'The more victims that we can protect and make feel safe in their own homes, the better. That's the real success story here.'
In a first, a man in the United Kingdom has been convicted and jailed for domestic abuse after being sprayed with a forensic liquid normally designed to catch burglars and thieves. According to BBC, police forces in the UK decided to use SmartWater technology in domestic abuse cases in the hope of keeping women safe. The solution, which shows up under ultraviolet light, reportedly stays on the skin for up to six weeks and for much longer on clothing. It categorically links the perpetrator to the specific batch of water that was sprayed as "every SmartTag handheld identification spray carries a unique forensic code."
The victim—a woman in Wakefield, West Yorkshire—is one of over 200 women across England who were given SmartWater forensic deterrent packages that include a hand-held canister for spraying, a gel for door handles and gates, and an automatic trap that sprays the liquid if someone approaches the house. "Domestic abuse is quite often difficult to prosecute and a lot of these crimes occur behind closed doors. It can be one word against another," said Detective Superintendent of West Yorkshire Police Lee Berry, who came up with the idea.
Domestic abuser jailed after victim sprayed him with SmartWater in UK first. The ‘water’ leaves traces that can be identified and used to convict abusers. https://t.co/6avQaWmO5k— Joolz Denby (@JoolzDenby) February 19, 2022
"If we forensically mark, then we can track someone back to a location. We'll know who the perpetrator is, and we'll know who the victim is, as well," Berry continued. "What we're saying to the perpetrator is, if you go back to that address and you breach these conditions, you will be forensically marked." The kits—which costs about £150 (about $203) a month per person—are currently being used by West Yorkshire, South Yorkshire and Staffordshire Police forces as part of their strategy to fight domestic violence. "SmartWater scientists only require a trace the size of a speck of dust to link the Offender back to a crime scene," states the SmartWater website.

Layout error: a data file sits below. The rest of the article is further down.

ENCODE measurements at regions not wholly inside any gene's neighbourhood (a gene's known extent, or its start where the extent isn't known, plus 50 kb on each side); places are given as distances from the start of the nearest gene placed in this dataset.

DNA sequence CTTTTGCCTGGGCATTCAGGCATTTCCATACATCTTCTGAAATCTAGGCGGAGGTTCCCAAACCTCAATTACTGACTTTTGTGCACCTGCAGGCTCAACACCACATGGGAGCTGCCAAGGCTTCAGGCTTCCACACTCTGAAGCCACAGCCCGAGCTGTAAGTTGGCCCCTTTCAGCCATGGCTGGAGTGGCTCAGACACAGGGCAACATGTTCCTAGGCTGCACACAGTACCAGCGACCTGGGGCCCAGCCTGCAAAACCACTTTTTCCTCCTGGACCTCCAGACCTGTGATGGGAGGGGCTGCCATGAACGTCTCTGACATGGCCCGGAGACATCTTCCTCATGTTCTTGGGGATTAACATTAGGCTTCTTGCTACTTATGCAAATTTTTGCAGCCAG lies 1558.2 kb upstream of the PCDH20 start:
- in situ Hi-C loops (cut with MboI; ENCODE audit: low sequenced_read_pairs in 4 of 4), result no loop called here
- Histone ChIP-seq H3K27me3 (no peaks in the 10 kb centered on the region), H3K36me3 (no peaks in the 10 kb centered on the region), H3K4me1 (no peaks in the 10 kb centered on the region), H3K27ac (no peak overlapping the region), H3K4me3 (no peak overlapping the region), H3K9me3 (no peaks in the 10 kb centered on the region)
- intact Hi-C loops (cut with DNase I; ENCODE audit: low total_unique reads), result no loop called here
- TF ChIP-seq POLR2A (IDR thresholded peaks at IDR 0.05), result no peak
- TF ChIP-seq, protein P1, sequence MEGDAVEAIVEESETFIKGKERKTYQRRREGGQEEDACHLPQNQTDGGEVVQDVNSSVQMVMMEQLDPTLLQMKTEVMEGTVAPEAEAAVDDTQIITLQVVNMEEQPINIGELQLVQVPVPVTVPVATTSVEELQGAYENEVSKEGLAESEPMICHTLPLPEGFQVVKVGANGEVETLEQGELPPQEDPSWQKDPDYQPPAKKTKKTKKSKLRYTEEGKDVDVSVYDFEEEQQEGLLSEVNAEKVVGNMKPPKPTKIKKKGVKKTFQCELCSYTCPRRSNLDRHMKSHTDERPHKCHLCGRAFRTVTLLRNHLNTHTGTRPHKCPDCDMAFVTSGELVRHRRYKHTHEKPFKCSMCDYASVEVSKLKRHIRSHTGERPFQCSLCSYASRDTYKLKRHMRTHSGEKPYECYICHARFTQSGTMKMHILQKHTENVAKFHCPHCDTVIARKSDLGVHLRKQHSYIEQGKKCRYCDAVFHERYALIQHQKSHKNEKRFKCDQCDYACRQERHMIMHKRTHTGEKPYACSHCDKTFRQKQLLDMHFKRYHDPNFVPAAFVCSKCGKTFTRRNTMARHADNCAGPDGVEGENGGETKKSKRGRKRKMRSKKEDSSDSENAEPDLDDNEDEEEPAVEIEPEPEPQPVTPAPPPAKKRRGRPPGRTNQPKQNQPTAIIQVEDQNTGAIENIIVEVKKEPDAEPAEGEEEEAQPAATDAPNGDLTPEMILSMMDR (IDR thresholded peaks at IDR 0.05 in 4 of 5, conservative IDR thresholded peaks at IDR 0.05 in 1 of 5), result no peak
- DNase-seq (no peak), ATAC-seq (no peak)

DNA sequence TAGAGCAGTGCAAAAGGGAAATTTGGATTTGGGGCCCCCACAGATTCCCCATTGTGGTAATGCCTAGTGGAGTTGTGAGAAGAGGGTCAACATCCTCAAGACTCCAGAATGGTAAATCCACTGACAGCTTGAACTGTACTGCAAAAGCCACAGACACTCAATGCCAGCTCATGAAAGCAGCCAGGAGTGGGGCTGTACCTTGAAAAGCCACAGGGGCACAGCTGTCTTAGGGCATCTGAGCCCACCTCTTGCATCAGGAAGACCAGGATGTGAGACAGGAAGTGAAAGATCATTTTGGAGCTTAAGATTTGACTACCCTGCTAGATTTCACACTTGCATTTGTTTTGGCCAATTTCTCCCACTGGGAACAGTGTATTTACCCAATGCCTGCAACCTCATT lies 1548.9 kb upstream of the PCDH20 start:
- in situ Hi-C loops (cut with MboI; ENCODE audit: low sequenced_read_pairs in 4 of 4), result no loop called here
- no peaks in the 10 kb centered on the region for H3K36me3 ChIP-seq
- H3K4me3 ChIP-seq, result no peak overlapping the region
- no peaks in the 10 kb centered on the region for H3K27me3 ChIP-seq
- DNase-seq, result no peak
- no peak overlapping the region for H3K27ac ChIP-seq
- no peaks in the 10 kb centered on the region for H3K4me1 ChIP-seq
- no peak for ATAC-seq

According to the crime survey of England and Wales, on average it costs the police about £640 (approximately $867) to respond to a domestic abuse incident. Berry explained that the force will save about £500 (about $677) on each deployment by using SmartWater as a deterrent. Most victims involved in the trial reportedly informed the police they feel safer armed with SmartWater forensic deterrent packages and 94% of those surveyed across the three forces said they would recommend it to others.
Over 200 domestic abuse victims in England have been given cans of SmartWater to deter their attackers. The technology is being trialled by police forces in the hope of reducing violence. Here's my full report: pic.twitter.com/qjXUifazWk— Shiona McCallum (@shionamc) February 18, 2022
"I really hope other police forces see what we're doing here in West Yorkshire. The more victims that we can protect and make feel safe in their own homes, the better. That's the real success story here," said Berry. The man who was recently convicted using the SmartTag technology was harassing his ex-partner and breaching his non-molestation order that stipulated he must leave her alone. Unlike previous incidents, when he turned up at her house this time and tried to force his way inside, the woman was able to spray the coded liquid from a canister from the protection of her window.
Innovative Forensic Marking Initiative Used in Harassment Investigation in Wakefield— CopperTreeForensics (@CTForensics) January 18, 2022
A man has been jailed for harassment after SmartWater evidence helped prove he had been in contact with the victim in breach of a court order.#Forensics #SmartTag #Dvhttps://t.co/ERoiIbmGVh
The unique forensic tag of the sprayed solution was found on his clothing when he was arrested, placing him at the scene of the crime. He was jailed for 24 weeks and given a two-year restraining order. "SmartWater is made up of a combination of rare elements that would never be found naturally anywhere else in the world. Every bottle has a different amount of those particles within it and each batch is unique, meaning we can tell categorically which batch of liquid is found," explained Rachael Oakley, the director of SmartWater's intelligence unit. "Our database is the forensic link back to that person."